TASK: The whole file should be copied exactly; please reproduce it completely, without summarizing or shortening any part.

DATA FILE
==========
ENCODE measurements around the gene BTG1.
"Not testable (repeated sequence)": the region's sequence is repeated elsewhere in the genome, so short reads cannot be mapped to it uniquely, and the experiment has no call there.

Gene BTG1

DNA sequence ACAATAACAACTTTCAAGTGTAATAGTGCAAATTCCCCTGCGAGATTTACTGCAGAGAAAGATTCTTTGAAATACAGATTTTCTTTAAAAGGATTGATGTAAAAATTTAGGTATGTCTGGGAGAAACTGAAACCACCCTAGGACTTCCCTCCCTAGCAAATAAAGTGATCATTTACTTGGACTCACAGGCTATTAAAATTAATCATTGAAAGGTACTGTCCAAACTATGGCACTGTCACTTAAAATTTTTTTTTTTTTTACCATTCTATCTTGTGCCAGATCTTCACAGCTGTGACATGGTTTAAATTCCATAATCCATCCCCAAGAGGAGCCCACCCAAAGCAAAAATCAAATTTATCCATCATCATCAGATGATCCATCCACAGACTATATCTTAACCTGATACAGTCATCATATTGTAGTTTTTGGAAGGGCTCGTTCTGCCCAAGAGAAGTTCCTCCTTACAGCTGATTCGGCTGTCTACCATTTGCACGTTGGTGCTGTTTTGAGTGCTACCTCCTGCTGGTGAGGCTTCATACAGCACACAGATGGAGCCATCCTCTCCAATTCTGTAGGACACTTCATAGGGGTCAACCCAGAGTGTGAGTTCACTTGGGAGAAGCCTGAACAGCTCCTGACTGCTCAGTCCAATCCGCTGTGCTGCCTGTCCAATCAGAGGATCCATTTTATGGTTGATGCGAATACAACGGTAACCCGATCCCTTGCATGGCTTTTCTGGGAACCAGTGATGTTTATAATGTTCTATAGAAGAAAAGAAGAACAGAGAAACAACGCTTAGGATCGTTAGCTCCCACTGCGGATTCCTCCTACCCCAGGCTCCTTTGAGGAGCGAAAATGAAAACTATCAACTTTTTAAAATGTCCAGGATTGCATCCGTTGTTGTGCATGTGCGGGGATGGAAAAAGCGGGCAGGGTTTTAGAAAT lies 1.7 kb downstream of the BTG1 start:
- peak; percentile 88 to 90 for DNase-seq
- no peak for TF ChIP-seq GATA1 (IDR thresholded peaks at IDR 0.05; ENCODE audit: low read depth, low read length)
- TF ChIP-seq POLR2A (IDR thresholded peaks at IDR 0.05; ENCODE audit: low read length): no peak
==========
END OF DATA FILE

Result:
ENCODE measurements around the gene BTG1.
"Not testable (repeated sequence)": the region's sequence is repeated elsewhere in the genome, so short reads cannot be mapped to it uniquely, and the experiment has no call there.

Gene BTG1

DNA sequence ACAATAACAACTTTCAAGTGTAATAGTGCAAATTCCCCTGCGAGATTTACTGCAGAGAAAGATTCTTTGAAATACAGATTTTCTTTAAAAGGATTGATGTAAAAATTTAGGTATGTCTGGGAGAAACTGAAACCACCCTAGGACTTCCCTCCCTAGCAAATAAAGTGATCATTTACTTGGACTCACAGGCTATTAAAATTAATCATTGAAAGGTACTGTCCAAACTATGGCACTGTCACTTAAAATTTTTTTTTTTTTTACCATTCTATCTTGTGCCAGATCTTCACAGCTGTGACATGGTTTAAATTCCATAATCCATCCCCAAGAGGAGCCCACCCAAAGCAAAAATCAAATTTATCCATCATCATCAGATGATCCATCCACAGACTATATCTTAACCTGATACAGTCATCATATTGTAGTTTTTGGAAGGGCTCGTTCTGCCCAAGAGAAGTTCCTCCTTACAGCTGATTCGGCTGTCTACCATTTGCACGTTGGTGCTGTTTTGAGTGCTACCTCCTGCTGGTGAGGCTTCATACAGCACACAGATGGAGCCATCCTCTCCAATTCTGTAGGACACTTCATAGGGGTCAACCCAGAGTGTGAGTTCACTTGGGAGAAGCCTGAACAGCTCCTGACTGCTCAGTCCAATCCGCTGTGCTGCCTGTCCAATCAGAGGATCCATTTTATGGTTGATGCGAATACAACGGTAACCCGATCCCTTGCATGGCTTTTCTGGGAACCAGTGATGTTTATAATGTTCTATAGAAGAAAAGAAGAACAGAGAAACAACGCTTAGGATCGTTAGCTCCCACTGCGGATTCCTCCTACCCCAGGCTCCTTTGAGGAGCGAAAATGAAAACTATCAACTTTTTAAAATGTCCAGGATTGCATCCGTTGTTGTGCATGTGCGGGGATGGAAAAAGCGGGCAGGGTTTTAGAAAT lies 1.7 kb downstream of the BTG1 start:
- peak; percentile 88 to 90 for DNase-seq
- no peak for TF ChIP-seq GATA1 (IDR thresholded peaks at IDR 0.05; ENCODE audit: low read depth, low read length)
- TF ChIP-seq POLR2A (IDR thresholded peaks at IDR 0.05; ENCODE audit: low read length): no peak